“We had charging stations on our agenda and had been researching locations and calling places,” Lucht said about the evolution of the project. “Marion saw this as a good opportunity to move forward with it.”

After much discussion in early 2013 and twice going to bid for installation of the stations, OER settled on Charge Point, a major producer of charging stations, and worked with National Grid to get things lined up. It took time to identify sites, including many at private businesses and shopping centers, as well as 14 on state property, which Gold said were the most difficult to arrange. Business owners who host charging stations agreed to absorb the electricity costs for three years, and the state is engaged in a one-year pilot program to track use and cost.

Marion Gold speaking at a People's Power & Light
annual meeting
"It takes a strong public-private partnership to create a clean and efficient transportation future," she said. “In Rhode Island, we spend over $1 billion in the transportation sector annually, primarily for petroleum products. Transitioning away from fossil fuels with this dual approach of a statewide network and transitioning the state's fleet will help the environment and it will keep more dollars in the Rhode Island economy."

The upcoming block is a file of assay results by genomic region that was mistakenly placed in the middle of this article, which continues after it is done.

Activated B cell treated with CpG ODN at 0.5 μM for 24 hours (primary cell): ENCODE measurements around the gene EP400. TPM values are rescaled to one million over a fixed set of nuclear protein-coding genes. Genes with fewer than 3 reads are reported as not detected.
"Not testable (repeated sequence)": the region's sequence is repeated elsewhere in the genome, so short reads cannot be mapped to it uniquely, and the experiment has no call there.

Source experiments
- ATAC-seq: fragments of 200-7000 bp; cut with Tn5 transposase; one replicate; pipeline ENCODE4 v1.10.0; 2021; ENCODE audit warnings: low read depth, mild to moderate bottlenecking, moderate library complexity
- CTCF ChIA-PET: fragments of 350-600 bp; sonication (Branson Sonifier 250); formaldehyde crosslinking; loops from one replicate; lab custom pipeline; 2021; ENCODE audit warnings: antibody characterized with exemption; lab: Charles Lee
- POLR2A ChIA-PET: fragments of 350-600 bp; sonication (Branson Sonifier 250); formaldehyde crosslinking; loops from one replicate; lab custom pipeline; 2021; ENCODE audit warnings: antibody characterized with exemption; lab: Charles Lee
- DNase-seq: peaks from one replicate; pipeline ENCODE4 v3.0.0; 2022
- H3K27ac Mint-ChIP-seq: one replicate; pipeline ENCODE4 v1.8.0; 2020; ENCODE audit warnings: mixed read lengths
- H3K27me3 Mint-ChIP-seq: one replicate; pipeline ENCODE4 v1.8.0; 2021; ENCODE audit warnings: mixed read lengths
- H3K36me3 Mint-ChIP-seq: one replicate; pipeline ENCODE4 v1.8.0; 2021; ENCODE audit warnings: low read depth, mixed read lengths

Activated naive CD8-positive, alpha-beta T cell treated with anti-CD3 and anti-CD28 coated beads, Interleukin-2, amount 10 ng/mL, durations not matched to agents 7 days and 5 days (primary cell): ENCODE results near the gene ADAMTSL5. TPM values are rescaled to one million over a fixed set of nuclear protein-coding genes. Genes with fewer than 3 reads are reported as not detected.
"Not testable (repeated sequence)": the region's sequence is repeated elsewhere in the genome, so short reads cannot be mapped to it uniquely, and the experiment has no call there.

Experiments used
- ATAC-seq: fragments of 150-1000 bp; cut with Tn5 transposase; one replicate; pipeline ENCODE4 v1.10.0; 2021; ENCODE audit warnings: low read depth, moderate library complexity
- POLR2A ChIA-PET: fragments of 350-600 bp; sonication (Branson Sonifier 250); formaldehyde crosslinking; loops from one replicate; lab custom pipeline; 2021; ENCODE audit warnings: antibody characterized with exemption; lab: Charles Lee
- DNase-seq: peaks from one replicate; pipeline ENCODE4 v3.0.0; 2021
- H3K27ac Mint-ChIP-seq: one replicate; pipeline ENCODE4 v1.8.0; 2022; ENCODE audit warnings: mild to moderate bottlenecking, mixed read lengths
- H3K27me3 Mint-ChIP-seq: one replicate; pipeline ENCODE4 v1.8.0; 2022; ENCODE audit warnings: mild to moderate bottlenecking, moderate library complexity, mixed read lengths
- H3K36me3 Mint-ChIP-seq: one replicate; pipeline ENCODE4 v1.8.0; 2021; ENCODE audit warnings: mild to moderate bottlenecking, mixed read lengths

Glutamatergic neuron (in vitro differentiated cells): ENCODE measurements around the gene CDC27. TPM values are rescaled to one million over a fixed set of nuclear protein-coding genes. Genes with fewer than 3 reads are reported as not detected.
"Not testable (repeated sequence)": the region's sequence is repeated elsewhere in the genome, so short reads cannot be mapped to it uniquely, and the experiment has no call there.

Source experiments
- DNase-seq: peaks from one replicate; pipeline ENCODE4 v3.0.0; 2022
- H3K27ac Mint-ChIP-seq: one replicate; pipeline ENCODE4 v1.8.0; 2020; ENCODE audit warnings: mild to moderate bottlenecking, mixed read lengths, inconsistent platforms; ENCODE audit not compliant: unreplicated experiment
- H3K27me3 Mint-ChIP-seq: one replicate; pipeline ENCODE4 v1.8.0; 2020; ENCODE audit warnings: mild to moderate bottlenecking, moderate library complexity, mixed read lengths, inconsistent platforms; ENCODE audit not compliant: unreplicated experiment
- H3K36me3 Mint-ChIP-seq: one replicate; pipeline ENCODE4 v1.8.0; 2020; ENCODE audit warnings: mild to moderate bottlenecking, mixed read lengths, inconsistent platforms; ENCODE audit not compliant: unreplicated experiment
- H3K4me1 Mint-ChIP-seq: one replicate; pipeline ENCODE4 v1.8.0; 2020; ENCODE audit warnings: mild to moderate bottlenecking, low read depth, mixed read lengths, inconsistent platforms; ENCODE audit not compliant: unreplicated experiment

Gold noted that the eastern seaboard states have all agreed to transition vehicle fleets to alternatives in part because those states spend $77 billion on transportation fuels, most of which leaves the region. The New England states also agreed last December on an initiative to increase renewable energy and infrastructure via the N.E. States Commission on Electricity.

Wendy Lucht at a charging station
(Photo: Kate Venturini) 
While such gains are encouraging, Lucht says regulatory policy and infrastructure remain significant issues. If drivers use less gas, that means less tax revenue, so how would the state make up the difference, especially in respect to maintaining roadways and other transportation infrastructure? “We will have to figure out how to compensate if less gas used is used,” Lucht said. “Who will pay for infrastructure is a big question?”

You can find out more about the Clean Cities Coalition, alternative fuels and vehicles on their website.
John Pantalone is an Assistant Professor of Journalism and the Chair of the Department of Journalism at the University of Rhode Island campus in Kingston, RI. This article was produced as part of a project in the Department of Journalism to focus on environmental and energy reporting. Articles will periodically appear, written by faculty and students in the Journalism program.